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A coalition of global shipping associations and lobby groups have submitted a joint proposal to the International Maritime Organization (IMO) for a 10-year research & development (R&D) project to develop new technologies to reduce the industry’s greenhouse gas emissions.
The promise of a combined $5bn over the next decade into the programme would be levied via a $2 per tonne global tax on fuel, according to a joint submission delivered to the IMO yesterday.
“The co-sponsors propose that core funding would be provided via a mandatory R&D contribution per tonne of fuel oil purchased for consumption which will be necessary to maintain an appropriate level of funding and to maintain fair competition between shipping companies,” the submission document said.
It added that the industry groups believed that this scale of investment would result in the development of zero-emission vessels by 2030 – a date commonly accepted as being a critical juncture if the industry is to reach the IMO’s GHG emission goals by 2050.
“The co-sponsors propose that core funding of approximately $5bn over the life of the programme would fundamentally alter the current level of investment in maritime R&D focused on the development of low-carbon and zero-carbon technologies.
“An effort of this scale is expected to be successful in identifying one or more technical pathways that can lead to the introduction of zero-emission vessels across the maritime sector by 2030 and beyond,” it said.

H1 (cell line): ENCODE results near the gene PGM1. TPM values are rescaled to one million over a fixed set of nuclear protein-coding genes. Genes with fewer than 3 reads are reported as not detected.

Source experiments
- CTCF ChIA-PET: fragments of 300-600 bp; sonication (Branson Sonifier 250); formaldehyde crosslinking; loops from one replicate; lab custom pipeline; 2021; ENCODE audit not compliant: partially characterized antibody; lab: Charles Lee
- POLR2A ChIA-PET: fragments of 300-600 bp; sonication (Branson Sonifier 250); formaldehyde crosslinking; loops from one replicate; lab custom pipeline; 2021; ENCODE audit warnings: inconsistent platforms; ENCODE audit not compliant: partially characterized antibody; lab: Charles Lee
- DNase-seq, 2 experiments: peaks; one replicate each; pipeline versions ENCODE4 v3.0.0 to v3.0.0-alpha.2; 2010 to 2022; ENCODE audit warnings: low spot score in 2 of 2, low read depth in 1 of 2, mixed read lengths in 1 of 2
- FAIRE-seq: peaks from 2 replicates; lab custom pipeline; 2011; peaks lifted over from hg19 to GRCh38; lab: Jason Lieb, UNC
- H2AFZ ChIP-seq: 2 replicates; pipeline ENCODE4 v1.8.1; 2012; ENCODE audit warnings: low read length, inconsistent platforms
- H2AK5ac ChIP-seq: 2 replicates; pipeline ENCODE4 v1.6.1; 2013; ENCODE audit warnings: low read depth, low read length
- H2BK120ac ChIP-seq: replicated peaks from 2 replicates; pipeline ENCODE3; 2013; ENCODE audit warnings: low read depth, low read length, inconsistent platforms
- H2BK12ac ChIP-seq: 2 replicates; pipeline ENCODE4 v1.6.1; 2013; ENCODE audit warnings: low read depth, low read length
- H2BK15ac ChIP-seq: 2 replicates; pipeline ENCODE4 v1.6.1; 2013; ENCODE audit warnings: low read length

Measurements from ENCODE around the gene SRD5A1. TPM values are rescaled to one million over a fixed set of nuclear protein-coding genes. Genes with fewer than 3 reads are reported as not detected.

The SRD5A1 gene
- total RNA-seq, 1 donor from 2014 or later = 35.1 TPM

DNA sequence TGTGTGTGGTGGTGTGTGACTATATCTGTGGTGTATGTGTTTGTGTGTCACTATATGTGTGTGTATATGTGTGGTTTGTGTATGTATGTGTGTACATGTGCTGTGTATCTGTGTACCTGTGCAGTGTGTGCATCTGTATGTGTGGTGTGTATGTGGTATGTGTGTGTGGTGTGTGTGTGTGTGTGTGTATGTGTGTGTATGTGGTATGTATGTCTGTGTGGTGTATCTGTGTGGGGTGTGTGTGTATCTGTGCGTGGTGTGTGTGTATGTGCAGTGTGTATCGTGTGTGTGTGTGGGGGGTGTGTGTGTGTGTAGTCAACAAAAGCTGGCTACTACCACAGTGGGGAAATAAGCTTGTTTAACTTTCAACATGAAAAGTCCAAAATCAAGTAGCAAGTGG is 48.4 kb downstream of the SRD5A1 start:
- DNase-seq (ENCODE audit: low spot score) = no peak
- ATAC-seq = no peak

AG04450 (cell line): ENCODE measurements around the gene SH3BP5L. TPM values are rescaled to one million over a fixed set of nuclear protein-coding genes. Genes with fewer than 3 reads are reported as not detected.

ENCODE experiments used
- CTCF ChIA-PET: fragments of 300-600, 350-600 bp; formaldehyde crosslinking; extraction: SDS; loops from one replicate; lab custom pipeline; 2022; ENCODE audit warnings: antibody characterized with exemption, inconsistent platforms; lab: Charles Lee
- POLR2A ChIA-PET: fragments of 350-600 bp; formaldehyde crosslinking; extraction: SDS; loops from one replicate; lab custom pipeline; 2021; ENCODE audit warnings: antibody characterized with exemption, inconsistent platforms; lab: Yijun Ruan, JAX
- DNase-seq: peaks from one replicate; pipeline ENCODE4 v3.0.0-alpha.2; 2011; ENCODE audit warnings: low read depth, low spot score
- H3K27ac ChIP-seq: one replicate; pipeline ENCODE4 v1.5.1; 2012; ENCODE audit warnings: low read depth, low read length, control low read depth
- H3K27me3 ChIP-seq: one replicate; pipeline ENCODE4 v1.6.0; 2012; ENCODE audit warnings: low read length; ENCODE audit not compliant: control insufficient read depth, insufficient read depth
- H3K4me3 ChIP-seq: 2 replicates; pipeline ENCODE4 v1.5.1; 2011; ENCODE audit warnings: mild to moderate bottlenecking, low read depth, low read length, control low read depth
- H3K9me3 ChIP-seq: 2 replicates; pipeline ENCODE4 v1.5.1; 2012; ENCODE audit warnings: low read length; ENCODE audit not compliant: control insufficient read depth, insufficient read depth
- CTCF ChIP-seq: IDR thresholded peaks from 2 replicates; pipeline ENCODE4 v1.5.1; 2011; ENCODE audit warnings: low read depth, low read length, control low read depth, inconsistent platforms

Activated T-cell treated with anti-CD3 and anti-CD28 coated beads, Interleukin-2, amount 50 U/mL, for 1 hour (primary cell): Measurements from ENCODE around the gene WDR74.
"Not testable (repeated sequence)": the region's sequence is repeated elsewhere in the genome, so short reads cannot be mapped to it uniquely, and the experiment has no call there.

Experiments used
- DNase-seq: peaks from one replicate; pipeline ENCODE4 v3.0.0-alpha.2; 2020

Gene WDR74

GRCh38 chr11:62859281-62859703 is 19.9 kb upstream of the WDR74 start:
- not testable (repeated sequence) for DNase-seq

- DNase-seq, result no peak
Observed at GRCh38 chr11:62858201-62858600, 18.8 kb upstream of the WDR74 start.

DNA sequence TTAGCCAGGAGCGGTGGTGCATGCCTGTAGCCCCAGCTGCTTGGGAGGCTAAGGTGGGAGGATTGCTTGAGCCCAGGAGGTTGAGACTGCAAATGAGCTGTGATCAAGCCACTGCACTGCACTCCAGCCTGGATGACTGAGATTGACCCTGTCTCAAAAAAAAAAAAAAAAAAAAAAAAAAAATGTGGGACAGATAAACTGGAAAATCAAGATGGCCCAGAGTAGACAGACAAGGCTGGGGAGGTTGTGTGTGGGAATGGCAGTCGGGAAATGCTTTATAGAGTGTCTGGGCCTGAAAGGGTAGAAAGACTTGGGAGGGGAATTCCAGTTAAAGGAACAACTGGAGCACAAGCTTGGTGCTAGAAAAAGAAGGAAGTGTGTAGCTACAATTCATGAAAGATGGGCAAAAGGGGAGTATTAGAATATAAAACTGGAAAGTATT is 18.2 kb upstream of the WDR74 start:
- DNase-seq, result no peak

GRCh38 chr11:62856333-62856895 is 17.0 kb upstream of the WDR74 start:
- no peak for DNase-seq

The IMO’s targets include a 50% cut in the sector’s total GHG emissions by 2050, which will effectively require a carbon efficiency improvement of up to 90%.
“Meeting the IMO GHG reduction goals will require the deployment of new zero-carbon technologies and propulsion systems, such as green hydrogen and ammonia, fuel cells, batteries and synthetic fuels produced from renewable energy sources.
“These do not yet exist in a form or scale that can be applied to large commercial ships, especially those engaged in transoceanic voyages and which are currently dependent on fossil fuels,” liner lobby group the World Shipping Council said in a statement.
The proposal also includes establishing a International Maritime Research and Development Board (IMRB), a non-governmental R&D organisation that would be overseen by IMO member states.
Guy Platten, secretary general of the International Chamber of Shipping added: “We must not leave it to others to carry the burden of addressing the climate crisis. Nor will we ask others to decide the future of maritime. We embrace our responsibility, and we ask the world’s governments to support our efforts.
“Greta Thunberg is right to say that ‘creative accounting and clever PR’ often lie behind supposed commitments to sustainability, but our plans are transparent, and our regulator has teeth.
“Now we ask the wider shipping community for their blessing. Change on this scale is difficult and often daunting. But in this case, it could not be more necessary.”